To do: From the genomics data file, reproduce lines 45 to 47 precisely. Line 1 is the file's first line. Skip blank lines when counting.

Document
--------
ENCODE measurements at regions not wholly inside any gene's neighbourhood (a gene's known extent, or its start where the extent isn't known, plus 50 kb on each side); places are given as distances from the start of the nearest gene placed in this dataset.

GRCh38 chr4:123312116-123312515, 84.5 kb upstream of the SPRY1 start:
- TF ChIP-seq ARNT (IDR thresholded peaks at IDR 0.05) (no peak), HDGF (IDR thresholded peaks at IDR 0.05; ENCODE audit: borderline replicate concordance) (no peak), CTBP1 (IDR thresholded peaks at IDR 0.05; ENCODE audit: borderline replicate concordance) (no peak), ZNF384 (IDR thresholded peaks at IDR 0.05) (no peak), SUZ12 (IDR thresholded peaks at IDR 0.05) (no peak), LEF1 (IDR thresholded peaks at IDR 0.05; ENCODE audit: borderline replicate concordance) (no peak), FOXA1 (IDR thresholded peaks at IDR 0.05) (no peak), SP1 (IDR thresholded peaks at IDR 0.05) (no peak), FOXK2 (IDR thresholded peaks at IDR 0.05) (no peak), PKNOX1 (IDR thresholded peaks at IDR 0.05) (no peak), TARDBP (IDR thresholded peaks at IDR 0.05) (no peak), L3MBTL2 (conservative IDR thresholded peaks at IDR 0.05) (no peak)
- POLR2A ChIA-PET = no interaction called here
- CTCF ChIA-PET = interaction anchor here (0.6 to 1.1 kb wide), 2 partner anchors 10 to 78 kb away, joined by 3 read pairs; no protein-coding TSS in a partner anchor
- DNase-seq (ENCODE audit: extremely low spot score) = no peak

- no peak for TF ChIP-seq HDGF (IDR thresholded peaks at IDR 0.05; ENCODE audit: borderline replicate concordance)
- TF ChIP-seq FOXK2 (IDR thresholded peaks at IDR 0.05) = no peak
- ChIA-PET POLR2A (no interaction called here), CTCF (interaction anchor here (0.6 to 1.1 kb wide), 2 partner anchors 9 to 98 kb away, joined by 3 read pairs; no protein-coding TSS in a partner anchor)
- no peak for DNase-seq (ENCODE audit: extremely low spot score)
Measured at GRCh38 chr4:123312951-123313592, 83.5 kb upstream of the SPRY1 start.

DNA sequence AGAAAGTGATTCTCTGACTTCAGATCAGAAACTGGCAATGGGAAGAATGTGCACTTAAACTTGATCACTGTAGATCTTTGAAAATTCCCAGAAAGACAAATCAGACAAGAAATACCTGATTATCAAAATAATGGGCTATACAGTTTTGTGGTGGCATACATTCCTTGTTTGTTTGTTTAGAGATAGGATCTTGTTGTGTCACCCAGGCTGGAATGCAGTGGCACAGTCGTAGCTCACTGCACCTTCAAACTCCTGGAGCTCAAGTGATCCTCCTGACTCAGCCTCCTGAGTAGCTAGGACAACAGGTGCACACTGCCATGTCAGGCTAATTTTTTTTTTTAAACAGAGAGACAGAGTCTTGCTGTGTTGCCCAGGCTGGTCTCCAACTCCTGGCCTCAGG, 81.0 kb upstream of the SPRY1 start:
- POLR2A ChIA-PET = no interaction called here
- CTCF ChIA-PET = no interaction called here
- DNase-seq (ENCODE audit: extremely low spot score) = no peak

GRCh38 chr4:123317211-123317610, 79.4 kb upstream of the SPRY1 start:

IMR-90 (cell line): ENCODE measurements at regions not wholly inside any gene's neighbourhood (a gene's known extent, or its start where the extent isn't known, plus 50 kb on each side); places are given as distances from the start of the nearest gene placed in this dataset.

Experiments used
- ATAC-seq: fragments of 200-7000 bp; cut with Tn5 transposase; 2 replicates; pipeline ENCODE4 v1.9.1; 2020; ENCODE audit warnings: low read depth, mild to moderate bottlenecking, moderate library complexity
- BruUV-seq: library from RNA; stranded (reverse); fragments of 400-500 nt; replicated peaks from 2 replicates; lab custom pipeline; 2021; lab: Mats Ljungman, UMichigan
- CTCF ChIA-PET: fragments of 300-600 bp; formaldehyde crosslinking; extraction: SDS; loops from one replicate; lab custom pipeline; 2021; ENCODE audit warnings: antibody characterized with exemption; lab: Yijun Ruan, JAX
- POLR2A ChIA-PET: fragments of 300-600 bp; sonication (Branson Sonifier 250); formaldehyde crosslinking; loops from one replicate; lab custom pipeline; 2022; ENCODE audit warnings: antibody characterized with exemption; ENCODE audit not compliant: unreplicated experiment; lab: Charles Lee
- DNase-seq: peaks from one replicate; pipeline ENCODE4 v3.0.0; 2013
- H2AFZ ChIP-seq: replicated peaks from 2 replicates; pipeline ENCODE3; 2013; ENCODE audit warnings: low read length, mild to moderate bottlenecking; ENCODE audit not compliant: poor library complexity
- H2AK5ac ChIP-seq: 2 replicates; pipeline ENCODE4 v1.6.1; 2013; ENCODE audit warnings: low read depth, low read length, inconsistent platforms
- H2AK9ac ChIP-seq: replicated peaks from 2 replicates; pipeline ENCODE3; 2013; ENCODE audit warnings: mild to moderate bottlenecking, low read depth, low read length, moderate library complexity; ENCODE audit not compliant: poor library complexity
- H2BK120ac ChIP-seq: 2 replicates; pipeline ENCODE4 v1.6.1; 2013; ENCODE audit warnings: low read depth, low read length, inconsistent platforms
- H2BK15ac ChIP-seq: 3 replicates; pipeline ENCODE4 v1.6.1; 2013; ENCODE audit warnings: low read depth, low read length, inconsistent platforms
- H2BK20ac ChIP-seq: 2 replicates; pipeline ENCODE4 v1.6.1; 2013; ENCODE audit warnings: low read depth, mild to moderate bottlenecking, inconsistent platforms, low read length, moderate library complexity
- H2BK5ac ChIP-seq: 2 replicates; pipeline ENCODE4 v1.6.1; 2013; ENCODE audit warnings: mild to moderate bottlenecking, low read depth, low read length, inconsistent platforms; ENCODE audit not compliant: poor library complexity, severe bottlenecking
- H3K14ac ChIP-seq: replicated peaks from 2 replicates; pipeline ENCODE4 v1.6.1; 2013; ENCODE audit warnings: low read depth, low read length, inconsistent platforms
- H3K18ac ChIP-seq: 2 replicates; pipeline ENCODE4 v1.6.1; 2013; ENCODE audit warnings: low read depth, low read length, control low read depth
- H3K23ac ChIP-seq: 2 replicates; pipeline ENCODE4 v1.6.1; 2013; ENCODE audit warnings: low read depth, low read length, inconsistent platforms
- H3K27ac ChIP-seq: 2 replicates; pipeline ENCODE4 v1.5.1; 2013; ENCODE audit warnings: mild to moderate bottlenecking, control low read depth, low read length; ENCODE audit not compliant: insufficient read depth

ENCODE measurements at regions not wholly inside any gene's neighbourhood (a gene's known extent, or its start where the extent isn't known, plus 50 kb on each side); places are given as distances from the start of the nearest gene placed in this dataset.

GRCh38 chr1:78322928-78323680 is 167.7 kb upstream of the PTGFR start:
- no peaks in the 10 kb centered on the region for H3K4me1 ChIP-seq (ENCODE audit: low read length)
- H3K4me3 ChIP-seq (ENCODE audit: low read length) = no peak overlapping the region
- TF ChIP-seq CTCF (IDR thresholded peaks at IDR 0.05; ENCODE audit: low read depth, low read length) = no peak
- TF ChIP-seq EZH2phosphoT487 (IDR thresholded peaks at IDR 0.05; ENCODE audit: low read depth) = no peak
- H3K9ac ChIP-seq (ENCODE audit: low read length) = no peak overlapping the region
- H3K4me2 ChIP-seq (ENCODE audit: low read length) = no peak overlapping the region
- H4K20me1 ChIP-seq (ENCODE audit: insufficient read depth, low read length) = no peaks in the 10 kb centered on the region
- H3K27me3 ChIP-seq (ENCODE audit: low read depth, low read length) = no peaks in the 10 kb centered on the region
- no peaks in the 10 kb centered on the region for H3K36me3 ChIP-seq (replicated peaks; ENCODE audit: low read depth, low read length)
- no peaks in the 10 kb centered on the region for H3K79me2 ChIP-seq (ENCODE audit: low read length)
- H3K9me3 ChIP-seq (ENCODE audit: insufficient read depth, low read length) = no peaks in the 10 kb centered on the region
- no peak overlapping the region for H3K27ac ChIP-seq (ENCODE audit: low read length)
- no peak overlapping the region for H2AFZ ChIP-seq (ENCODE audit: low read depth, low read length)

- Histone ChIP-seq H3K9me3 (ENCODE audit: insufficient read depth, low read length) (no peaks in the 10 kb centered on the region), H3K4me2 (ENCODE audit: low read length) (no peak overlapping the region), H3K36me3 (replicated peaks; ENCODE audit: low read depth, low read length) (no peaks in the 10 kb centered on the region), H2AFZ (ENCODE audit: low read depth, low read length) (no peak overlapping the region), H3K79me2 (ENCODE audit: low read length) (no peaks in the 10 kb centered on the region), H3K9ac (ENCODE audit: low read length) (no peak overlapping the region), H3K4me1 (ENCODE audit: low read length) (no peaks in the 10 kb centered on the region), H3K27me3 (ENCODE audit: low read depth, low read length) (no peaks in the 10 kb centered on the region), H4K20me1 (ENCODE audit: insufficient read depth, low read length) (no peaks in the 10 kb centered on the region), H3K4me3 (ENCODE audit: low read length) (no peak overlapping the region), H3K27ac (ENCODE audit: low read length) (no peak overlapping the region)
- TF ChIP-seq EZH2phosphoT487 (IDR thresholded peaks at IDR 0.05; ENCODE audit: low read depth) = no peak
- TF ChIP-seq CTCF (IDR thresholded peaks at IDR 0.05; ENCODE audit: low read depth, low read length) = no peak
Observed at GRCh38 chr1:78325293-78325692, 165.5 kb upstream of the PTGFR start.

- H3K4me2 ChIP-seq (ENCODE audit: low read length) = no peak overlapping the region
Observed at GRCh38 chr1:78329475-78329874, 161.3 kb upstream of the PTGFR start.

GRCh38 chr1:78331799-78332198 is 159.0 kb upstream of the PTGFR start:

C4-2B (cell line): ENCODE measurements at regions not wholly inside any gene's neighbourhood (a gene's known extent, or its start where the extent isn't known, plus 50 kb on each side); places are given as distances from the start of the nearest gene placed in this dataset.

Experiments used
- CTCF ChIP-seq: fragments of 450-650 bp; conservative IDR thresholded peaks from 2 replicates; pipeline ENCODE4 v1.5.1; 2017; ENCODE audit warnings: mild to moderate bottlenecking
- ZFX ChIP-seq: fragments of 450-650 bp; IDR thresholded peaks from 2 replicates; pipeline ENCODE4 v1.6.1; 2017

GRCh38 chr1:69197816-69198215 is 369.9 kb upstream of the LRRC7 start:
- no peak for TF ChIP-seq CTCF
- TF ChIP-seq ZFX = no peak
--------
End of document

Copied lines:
- no peaks in the 10 kb centered on the region for H3K36me3 ChIP-seq (replicated peaks; ENCODE audit: low read depth, low read length)
- no peaks in the 10 kb centered on the region for H3K79me2 ChIP-seq (ENCODE audit: low read length)
- H3K9me3 ChIP-seq (ENCODE audit: insufficient read depth, low read length) = no peaks in the 10 kb centered on the region